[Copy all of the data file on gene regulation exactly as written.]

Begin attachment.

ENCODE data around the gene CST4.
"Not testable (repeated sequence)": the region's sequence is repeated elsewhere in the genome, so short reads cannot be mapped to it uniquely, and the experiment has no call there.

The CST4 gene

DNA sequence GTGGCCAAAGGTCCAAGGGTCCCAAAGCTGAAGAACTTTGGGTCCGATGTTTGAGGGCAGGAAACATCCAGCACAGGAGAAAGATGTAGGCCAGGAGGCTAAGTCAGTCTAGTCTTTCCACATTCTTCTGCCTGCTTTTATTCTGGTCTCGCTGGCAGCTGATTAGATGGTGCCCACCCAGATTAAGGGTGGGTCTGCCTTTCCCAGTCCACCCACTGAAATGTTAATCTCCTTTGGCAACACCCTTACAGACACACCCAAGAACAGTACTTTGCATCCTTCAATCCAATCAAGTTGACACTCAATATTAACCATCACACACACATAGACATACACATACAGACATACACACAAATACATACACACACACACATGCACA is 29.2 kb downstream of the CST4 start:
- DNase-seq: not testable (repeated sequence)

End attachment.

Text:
ENCODE data around the gene CST4.
"Not testable (repeated sequence)": the region's sequence is repeated elsewhere in the genome, so short reads cannot be mapped to it uniquely, and the experiment has no call there.

The CST4 gene

DNA sequence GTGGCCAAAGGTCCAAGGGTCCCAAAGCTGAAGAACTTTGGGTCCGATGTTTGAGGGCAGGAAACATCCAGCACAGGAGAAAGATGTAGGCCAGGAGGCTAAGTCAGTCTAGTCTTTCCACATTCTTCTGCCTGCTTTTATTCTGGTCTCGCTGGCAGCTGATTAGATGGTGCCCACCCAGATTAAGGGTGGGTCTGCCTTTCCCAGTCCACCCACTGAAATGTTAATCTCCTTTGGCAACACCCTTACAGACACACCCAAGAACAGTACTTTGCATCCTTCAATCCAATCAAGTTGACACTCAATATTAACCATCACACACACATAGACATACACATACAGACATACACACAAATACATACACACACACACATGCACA is 29.2 kb downstream of the CST4 start:
- DNase-seq: not testable (repeated sequence)